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AIDS Commission urges Religious leaders to spearhead fight against HIV/AIDS

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Simon Kabayo
Simon Kabayohttps://eagle.co.ug
Reporter whose work is detailed

The Uganda AIDS commission has called upon religious leaders to join the fight to fulfill the 95-95-95 target by 2030 as Uganda works to maintain the country’s progress in the fight against HIV/AIDS despite the impact of COVID-19 which resulted in a spike in new infections, especially among teenage females.

According to Ms Hope Murungi, the coordinator of the private sector and Civil society in Uganda AIDS Commission, the religious leader’s arrangement is among the robust strategies for implementing the presidential Fast Track Initiative(PFTI) of ending AIDS by 2030 which was launched by President Museveni in 2017.

“Among other strategies was to engage men in HIV Prevention and close the tap on new infections, particularly among adolescent girls and young women, accelerate implementation and treat and attainment of the fast track 95-95-95 targets, particularly among men and young people,” she said.

Others include Consolidating progress on the elimination of mother –to child transmission of HIV, Ensuring financial sustainability for the HIV response, and Ensuring institutional effectiveness for a well-coordinated multi-sector response.

Ms Murungi noted that Uganda is walking the lane as set by the United Nations Programme on HIV/AIDS (UNAIDS) where 95 percent of all people living with HIV will know their HIV status, 95 percent of all people with diagnosed HIV infection will receive sustained ART and 95 percent of all people receiving ART will have viral load suppression.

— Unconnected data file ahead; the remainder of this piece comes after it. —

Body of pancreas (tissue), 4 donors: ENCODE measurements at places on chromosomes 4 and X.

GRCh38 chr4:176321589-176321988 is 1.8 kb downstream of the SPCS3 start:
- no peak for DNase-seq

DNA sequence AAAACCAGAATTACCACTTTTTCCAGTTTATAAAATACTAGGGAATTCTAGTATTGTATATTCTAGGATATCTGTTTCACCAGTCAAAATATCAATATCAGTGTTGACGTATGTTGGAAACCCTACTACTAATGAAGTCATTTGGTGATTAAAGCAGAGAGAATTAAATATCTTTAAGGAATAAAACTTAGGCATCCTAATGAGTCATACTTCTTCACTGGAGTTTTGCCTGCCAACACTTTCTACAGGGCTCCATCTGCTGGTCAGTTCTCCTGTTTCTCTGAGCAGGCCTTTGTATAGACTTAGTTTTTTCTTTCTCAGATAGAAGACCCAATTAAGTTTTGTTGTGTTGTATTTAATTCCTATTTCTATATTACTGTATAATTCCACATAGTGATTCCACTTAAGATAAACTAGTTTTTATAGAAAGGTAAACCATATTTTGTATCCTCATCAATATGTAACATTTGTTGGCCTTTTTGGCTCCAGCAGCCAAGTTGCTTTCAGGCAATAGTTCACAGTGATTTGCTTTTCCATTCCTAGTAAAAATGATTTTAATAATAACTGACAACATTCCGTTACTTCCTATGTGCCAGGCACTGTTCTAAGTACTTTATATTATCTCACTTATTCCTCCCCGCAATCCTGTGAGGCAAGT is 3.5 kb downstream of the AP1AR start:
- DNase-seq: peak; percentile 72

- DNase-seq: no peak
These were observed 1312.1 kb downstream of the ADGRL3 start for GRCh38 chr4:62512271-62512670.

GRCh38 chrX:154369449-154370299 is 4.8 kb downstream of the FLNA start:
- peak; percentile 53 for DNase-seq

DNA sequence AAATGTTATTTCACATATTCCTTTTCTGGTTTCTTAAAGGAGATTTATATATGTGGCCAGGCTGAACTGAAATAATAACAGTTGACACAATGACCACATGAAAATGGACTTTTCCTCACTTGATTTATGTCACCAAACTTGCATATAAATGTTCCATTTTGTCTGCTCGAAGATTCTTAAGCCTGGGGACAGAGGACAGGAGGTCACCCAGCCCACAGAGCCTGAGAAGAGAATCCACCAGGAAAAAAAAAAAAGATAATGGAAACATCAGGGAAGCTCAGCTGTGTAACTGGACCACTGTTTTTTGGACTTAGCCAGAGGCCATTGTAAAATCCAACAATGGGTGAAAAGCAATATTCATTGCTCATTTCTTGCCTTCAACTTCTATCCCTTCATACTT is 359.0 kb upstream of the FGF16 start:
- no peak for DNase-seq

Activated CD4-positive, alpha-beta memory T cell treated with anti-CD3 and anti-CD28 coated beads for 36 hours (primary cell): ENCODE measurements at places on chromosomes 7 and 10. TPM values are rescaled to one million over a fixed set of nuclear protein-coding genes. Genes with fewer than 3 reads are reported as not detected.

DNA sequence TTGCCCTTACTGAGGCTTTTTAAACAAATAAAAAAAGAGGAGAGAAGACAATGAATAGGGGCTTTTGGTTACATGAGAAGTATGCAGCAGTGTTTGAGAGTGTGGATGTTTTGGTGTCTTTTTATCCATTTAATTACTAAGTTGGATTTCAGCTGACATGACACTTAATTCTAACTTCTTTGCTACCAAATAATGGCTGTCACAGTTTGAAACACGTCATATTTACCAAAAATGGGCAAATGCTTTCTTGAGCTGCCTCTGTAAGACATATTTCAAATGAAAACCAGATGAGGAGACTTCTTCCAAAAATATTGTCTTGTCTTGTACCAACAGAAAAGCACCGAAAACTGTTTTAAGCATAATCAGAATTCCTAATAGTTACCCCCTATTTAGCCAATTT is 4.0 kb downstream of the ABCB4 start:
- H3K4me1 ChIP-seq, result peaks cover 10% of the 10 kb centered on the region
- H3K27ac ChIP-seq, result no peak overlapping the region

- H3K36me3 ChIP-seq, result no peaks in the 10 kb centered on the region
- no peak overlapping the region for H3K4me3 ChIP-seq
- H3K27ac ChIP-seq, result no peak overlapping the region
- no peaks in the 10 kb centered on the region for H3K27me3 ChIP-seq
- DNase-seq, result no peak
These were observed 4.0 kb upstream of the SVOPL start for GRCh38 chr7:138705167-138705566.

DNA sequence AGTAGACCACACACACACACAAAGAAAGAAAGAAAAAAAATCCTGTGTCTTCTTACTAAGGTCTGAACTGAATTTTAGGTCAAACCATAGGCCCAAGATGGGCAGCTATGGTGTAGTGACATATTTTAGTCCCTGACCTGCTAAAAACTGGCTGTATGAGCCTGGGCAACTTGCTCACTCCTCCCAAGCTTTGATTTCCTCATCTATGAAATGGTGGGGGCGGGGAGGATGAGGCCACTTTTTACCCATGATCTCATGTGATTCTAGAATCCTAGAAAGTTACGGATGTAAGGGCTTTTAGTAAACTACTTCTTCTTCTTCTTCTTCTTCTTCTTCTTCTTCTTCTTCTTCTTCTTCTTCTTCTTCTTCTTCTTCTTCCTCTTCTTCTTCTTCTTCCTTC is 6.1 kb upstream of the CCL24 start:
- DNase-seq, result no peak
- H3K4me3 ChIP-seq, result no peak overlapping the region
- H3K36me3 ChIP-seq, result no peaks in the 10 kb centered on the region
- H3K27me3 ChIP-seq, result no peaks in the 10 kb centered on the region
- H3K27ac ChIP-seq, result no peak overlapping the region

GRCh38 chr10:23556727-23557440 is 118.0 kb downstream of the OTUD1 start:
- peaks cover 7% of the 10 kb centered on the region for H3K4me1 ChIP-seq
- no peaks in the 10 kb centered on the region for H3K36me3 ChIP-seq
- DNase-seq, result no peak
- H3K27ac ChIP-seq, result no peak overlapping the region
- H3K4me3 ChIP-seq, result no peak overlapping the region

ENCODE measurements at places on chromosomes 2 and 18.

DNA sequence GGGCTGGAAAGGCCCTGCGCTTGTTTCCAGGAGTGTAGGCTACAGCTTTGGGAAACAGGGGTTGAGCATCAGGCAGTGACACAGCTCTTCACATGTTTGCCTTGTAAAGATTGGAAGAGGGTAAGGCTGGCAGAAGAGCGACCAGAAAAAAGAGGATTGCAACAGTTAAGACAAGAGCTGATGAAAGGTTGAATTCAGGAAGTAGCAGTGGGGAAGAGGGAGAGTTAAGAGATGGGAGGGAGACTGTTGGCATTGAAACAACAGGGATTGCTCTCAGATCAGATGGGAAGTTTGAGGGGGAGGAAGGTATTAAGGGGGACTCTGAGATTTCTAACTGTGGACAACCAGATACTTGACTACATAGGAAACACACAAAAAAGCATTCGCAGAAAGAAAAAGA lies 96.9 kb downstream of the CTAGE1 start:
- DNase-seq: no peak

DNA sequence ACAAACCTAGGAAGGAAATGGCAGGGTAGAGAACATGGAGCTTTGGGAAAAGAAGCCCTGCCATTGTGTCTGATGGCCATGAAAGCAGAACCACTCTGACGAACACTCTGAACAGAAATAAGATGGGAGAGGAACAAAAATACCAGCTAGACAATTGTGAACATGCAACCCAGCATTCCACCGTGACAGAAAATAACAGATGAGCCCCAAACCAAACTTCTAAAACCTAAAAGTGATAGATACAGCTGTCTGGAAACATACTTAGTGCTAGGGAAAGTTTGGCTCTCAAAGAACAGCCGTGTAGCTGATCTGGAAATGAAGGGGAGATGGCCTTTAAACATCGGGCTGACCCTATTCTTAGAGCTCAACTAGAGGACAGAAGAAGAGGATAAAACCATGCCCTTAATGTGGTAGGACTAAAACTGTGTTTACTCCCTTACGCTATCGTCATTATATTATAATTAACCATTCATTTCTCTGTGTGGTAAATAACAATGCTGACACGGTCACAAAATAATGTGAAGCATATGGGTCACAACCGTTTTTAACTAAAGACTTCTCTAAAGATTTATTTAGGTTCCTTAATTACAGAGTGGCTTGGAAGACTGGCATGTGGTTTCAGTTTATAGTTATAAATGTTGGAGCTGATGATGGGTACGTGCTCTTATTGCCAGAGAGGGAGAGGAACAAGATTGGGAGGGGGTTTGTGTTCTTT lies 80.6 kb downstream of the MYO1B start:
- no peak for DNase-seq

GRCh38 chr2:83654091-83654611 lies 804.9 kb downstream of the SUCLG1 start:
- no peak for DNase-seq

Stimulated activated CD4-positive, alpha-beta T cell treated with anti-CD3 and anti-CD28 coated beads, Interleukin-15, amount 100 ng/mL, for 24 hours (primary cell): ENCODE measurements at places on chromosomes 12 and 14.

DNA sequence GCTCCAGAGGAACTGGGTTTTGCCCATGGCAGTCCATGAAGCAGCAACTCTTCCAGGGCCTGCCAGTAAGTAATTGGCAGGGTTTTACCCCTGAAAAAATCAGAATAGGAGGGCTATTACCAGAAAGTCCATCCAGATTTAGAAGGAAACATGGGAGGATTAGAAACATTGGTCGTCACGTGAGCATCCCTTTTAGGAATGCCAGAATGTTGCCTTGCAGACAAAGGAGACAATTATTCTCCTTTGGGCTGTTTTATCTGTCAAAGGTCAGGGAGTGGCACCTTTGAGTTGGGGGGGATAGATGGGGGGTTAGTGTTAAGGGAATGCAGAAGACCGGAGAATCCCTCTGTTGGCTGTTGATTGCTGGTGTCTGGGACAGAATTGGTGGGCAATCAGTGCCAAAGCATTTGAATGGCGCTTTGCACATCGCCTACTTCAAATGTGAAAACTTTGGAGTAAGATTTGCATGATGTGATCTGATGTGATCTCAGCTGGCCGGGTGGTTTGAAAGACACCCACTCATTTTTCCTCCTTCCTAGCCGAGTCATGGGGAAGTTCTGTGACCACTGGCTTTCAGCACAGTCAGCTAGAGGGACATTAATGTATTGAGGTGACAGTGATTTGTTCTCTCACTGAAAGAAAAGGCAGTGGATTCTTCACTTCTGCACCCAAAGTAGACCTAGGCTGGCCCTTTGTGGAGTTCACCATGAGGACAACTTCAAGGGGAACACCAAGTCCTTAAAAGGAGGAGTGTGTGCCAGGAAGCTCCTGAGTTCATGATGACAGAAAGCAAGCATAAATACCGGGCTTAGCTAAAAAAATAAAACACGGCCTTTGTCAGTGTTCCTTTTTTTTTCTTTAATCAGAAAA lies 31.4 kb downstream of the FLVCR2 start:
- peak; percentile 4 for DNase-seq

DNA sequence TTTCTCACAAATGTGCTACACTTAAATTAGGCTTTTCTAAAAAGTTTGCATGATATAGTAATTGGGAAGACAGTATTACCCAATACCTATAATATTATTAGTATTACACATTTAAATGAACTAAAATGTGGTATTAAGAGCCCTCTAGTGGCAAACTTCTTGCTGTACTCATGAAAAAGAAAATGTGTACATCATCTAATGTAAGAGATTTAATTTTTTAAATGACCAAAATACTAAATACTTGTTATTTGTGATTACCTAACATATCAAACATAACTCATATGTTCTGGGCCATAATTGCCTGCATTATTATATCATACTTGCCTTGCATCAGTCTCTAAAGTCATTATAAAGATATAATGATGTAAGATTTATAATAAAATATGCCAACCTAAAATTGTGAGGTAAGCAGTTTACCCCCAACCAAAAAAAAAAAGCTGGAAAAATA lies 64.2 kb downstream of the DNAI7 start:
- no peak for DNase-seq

According to Dr Stephen, the Anglican church of Uganda’s head of health directorate and health services, they are engaging the religious leaders in the whole country to sustain the HIV/AIDS conversations among the folks to eliminate stigma and increase testing for HIV among men.

“We have engaged religious leaders in Busoga , Bunyoro, Kampala Teso, Mable, and Ankole to help us incorporate the HIV/AIDS conversation in their daily sermons in their respective religions to end the scourge by 2030,” he said.

He revealed that the recent report from Uganda AIDS Commission indicates progress in 95-95-95 targets whereby 80.9 percent of adults living with HIV between 15 and above are aware of their HIV status, 96.1 percent are on ART and 92.2 percent have their viral load suppressed.

Dr Kayiso Fregensio Mawanda, the inter-religious council Uganda manager in charge of livelihood and environment stewardship notes that the council is working closely with the AIDS commission to train religious leaders on how to disseminate the message on HIV/AIDS fight and prevention.

“We are partnering with the AIDS commission to train religious leaders, especially on what should be done to end HIV/AIDS by 2030 and enrich their message with informed views because they meet all classes of people,” he said.

The remarks were made during a meeting with religious leaders from greater Masaka on Tuesday where the commission equally told this publication that their next meeting will be focusing on cultural leaders, traditionalists, and herbalists to have a collective effort from all the leaders.

Uganda has about 1.4 million people living with HIV/AIDS, 1.2 million are on treatment and Uganda was among the eight countries that achieved 90-90-90 targets of UNAIDS in 2020.

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